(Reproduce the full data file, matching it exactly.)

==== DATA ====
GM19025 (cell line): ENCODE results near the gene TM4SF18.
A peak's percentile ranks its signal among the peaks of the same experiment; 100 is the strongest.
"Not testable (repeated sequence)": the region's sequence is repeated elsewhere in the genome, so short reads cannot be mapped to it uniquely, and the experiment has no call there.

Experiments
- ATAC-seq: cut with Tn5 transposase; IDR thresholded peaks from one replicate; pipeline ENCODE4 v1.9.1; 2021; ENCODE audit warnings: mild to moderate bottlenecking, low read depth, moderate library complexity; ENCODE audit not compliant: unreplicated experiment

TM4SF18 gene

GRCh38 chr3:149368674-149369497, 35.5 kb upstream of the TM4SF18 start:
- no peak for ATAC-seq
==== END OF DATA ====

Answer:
GM19025 (cell line): ENCODE results near the gene TM4SF18.
A peak's percentile ranks its signal among the peaks of the same experiment; 100 is the strongest.
"Not testable (repeated sequence)": the region's sequence is repeated elsewhere in the genome, so short reads cannot be mapped to it uniquely, and the experiment has no call there.

Experiments
- ATAC-seq: cut with Tn5 transposase; IDR thresholded peaks from one replicate; pipeline ENCODE4 v1.9.1; 2021; ENCODE audit warnings: mild to moderate bottlenecking, low read depth, moderate library complexity; ENCODE audit not compliant: unreplicated experiment

TM4SF18 gene

GRCh38 chr3:149368674-149369497, 35.5 kb upstream of the TM4SF18 start:
- no peak for ATAC-seq